Hype: A Doctor’s Guide to Medical Myths, Exaggerated Claims and Bad Advice—How to Tell What’s Real and What’s Not

Nina Shapiro, with Kristin Loberg. St. Martin’s, $26.99 (288p) ISBN 978-1-250-14930-5
Surgeon Shapiro (Take a Deep Breath) sets out to clear up medical misperceptions in this feisty, fact-filled diatribe (even the acknowledgment page complains that “hype abounds and needs to be bashed”). She tackles such questions as how to put risk into perspective (readers should worry more about eclairs than Ebola), how to understand the causation/correlation distinction, and how to make sense of medical jargon, with the overall aim of turning patients into savvy consumers and perceptive judges of information. Shapiro argues for accuracy on such topics as the efficacy of vaccinations (she comes down hard on the “antivaxx” movement) and shares research on the utility of vitamins (the main outcome of which, she claims, is “very expensive pee and poop”), drinking eight glasses of water per day (“follow the money” to the multibillion-dollar bottled-water industry), and juicing (skip the blender and just eat fruits and veggies). Her skeptical, no-nonsense approach and probing assessment of fact versus fiction make for lively reading that is likely to help readers make better health and medical choices. (May)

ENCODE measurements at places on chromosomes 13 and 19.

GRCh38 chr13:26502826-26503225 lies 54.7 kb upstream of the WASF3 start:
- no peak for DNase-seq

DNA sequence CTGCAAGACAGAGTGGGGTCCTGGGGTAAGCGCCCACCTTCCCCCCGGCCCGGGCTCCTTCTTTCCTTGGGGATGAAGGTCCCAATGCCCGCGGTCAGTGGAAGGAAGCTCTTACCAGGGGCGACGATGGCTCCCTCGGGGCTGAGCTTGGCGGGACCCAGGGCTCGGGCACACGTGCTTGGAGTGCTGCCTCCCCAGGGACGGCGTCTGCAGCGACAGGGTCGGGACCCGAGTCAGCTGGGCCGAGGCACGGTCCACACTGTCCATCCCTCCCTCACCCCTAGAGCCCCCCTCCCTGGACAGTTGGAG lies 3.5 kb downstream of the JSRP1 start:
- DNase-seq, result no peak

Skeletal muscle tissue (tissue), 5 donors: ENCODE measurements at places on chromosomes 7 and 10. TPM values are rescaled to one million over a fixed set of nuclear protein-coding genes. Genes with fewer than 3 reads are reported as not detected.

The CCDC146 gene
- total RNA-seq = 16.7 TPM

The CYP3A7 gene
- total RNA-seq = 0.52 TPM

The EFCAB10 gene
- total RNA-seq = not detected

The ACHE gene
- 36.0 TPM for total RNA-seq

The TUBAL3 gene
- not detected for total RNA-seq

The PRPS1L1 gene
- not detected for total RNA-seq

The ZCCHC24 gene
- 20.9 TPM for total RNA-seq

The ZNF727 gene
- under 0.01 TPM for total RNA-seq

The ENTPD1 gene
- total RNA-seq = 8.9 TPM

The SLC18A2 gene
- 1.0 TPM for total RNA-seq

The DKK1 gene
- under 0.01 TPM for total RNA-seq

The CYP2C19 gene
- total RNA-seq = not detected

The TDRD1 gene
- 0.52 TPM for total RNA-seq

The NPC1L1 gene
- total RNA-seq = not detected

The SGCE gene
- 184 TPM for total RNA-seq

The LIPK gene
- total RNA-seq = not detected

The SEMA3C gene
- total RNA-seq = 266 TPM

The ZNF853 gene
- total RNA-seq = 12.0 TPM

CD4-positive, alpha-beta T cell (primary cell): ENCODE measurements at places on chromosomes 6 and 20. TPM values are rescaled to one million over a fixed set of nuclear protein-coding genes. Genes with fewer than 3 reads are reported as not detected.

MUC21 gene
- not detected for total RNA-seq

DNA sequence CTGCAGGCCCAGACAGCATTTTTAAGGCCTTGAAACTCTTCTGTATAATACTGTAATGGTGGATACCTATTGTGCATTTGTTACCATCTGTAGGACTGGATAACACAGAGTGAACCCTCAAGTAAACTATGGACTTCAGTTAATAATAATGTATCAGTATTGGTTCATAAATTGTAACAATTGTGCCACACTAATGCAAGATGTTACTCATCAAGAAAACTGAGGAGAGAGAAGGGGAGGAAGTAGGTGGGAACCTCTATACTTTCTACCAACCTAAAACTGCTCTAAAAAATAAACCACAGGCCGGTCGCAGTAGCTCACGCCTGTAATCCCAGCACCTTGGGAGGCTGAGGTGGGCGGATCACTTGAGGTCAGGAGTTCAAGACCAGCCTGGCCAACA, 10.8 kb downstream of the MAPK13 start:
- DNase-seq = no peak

Reviewed on: 02/19/2018
Release date: 05/01/2018
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